This week’s episode is an exploration of the modest but fascinating family Ulidiidae, the “picture-winged flies.” Tangents include fly phylogenies (fly-logeny), sperm and the distribution thereof, and whether there’s any truly correct way to pronounce scientific names.
This week we are ecstatic to share our conversation with Annalee Newitz, author of fiction (Autonomous, Future of Another Timeline) and nonfiction (most recently Four Lost Cities: A Secret History of the Urban Age) and podcaster (Our Opinions are Correct, which they host with Charlie Jane Anders).
This week we have Kaitlin Rasmussen, “stellar astrophysicist and exoplaneteer,” on to talk about their research in exoplanets, planets in general, spectrographs, and telescopes. We get a lengthy interlude about history of scientific methodology, which delights Charles.
On this episode we have Cel Welch, founder of Queer Engineer, on to talk about Cel’s research and background in medical diagnostics. We talk about what goes on in there and the process of developing new diagnostic tools.
In this episode we tackle two Star Trek: Deep Space Nine episodes about Ferengi and their weird gender stuff: “Rules of Acquisition” (a classic “women dresses as man to pursue opportunity” plot) and “Profit and Lace” (a well-intentioned? disaster of ’90s transmisogyny).
Our second episode with Gabi Fleury. In this one, we talk more specifically about their experiences being non-binary, Black, and queer in conservation, and include only one tangent to talk about cool bugs.
We’re joined in this week’s episode by conservation biologist Gabi Fleury. Gabi works on wildlife-human conflict, primarily with African mammals. We talk about their work, doing conservation responsibly, conservation in space, and Gabi’s many varied accomplishments.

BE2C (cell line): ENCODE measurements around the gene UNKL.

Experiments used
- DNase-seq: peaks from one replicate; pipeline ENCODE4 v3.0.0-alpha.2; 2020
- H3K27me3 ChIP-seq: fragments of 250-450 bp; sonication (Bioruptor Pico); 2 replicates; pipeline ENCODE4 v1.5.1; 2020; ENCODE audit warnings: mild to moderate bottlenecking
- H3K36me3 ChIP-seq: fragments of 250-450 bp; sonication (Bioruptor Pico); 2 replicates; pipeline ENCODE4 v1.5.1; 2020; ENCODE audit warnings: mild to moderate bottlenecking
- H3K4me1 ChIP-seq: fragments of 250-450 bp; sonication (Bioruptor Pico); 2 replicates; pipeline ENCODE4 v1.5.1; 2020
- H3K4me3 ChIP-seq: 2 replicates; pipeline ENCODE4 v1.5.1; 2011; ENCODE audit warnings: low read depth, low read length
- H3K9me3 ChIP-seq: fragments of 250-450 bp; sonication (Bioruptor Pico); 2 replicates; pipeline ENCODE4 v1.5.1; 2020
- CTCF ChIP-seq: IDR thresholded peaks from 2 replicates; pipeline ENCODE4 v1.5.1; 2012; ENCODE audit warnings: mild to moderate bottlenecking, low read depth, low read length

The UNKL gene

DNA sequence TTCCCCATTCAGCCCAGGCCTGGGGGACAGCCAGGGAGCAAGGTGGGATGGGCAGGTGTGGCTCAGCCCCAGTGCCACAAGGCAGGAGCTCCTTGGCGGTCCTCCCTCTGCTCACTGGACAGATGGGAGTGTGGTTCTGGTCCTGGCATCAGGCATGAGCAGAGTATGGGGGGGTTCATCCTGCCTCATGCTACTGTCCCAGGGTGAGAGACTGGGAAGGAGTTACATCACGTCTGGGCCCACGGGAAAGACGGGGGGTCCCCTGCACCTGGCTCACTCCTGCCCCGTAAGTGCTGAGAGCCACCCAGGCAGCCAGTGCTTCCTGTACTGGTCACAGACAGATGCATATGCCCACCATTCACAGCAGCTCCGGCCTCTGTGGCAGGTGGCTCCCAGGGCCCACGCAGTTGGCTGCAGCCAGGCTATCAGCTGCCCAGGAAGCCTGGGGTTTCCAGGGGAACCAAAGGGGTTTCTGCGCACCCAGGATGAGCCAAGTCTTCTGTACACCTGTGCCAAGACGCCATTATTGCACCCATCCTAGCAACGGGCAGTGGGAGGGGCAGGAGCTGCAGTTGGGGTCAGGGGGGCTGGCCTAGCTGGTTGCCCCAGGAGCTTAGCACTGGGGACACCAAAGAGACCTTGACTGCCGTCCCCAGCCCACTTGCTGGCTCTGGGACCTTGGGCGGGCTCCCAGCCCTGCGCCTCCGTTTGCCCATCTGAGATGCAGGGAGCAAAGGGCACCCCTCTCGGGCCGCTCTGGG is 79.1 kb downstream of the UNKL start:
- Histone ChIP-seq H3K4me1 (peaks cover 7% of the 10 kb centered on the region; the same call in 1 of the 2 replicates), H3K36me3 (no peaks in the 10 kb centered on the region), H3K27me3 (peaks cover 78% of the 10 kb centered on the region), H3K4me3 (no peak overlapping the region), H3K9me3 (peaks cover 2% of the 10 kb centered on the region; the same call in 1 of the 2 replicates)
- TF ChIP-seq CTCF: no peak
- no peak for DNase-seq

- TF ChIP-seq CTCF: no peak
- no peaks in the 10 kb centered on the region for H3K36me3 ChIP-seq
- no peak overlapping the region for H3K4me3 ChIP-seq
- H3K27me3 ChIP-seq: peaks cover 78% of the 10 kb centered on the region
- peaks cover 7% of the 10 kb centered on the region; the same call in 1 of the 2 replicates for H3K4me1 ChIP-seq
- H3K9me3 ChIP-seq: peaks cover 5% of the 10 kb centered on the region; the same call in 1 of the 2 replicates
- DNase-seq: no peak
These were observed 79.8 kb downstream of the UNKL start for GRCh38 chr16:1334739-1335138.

In this episode, we talk to recently graduated bioanthropology student Caitlin Hobbs on their thesis research investigating responses to death during the current COVID-19 pandemic. Tangents include what we want done with our bodies after death, how Victorians were very goth, and whether human bodies can be composted.
In this episode, we explore the four species of Neotrogla (Insecta: Psocodea: Prionoglarididae) and their unique genitalia. Females in these species have a penis-like organ which penetrates the male, retrieves sperm, and deposits it back in their own body. We discuss the genital mechanism here, the broader genital landscape in animals, the meaning of sex and sexual adaptations, and some of the human context in language and definitions.
Episode 19: Carolyn P. Hutchinson on rodenticides and Their Effect on Rodents, Large Mammals, Waste Water, the Environment… and You
In this episode, analytical chemist Dr. Carolyn P Hutchison, professor at St. Bonaventure, talks to us about their research in anticoagulant rodenticides and wastewater. Topics include rodenticides, bioaccumulation, environmental chemistry, a brief tangent about insects, and Carolyn’s post-apocalyptic plans.
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